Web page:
At the National Kidney Foundation 2016 Spring Clinical Meetings, Metabolon presented a study identifying a small set of metabolite biomarkers of glomerular filtration rate (GFR) with superior diagnostic performance over creatinine. These biomarkers form the basis for the company’s accuGFR test, an improved assay to support the classification of chronic kidney disease (CKD).
The accuGFR is being developed as a laboratory-developed test for the quantitative determination of glomerular filtration rate in serum and plasma patient samples. Measurements of accuGFR may be used in the diagnosis and treatment of renal diseases.
Glomerular filtration rate is the best estimate of kidney function, however, it is difficult to determine the measured GFR (mGFR) because the procedure is expensive and invasive and requires constant intravenous infusion of a kidney filtration marker and many accurately programmed urine and blood collections.
In clinical practice, GFR is estimated (eGFR). This is made by using creatinine as a kidney filtration marker. The method based on creatinine for eGFR is easier to use, but it is inaccurate and has a large marin of error, with only two-thirds of eGFR results within 20 percent of the mGFR. As a result, there is a risk of misdiagnosis and their disease underappreciated.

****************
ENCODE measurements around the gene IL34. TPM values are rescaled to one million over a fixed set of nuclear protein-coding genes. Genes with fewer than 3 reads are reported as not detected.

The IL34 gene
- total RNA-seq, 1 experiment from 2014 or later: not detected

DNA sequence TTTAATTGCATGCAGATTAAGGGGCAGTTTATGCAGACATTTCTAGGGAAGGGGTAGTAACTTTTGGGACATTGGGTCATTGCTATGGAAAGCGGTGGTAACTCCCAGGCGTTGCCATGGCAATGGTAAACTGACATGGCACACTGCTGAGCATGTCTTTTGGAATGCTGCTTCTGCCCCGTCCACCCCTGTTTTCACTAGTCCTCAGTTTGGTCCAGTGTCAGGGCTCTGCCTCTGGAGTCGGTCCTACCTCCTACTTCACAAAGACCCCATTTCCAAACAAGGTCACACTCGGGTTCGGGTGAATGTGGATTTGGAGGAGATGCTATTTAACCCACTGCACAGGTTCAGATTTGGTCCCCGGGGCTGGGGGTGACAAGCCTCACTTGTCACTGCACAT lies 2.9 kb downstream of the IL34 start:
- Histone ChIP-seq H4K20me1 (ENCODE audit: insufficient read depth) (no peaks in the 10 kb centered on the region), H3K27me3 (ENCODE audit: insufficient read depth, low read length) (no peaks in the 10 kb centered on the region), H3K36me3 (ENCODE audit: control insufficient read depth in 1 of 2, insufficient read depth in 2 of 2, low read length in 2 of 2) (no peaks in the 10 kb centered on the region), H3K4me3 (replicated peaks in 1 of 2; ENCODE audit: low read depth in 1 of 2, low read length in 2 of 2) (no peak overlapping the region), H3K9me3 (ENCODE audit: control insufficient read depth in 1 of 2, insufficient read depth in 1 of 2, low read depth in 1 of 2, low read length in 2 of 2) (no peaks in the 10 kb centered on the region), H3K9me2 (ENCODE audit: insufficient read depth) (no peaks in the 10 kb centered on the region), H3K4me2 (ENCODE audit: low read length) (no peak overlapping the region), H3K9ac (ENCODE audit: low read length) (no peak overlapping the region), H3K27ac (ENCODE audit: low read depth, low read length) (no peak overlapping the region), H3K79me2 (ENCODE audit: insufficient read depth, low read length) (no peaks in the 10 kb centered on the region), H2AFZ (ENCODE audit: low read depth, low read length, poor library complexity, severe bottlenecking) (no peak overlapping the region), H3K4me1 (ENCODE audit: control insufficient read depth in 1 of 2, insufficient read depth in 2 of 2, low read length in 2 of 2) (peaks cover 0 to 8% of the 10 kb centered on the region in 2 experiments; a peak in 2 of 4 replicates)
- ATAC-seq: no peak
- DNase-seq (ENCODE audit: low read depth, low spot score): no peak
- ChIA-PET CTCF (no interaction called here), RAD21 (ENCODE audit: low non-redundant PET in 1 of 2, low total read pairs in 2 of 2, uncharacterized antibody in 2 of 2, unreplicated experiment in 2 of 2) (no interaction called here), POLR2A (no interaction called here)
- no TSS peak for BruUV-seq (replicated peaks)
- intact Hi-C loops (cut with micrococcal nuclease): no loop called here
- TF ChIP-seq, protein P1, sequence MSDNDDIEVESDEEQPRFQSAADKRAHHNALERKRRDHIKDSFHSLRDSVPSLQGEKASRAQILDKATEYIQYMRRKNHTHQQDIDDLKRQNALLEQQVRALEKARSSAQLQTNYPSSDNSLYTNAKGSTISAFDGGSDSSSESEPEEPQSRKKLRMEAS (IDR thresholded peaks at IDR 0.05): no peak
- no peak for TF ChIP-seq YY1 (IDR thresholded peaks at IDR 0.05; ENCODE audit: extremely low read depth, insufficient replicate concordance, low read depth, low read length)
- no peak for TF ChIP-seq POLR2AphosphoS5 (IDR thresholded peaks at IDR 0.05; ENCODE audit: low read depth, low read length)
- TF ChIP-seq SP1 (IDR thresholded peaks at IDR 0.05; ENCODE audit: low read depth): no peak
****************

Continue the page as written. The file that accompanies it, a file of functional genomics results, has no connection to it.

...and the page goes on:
“Because there is such a high error rate in eGFR results, up to 10 million out of the 26 million U.S. patients with CKD may have their disease stage incorrectly classified,” Regis Perichon, Ph.D., director of New Product Development in Precision Medicine at Metabolon, said in a recent press release. “Compared to the standard-of-care equation, MDRD (Modification of Diet in Renal Disease), novel metabolite-based equations for estimating GFR show significant improvements in accuracy that would benefit more than 2 million patients.”
In the study presented by Metabolon, the levels of several metabolites in the plasma, such as urea and creatinine, were determined in 482 adult patients with known GFR (median 60, range 3-128 mL/min/1.73m2) determined by plasma iohexol clearance (mGFR).
The results showed that some metabolites had a higher correlation to measured GFR compared to creatinine (e.g., pseudouridine, acetylthreonine and acetylalanine). Overall, data revealed that a set of metabolite markers can be more accurate to provide estimates of GFR, and the company is continuing to develop and clinically validating accuGFR as an improved test to aid in classifying CKD.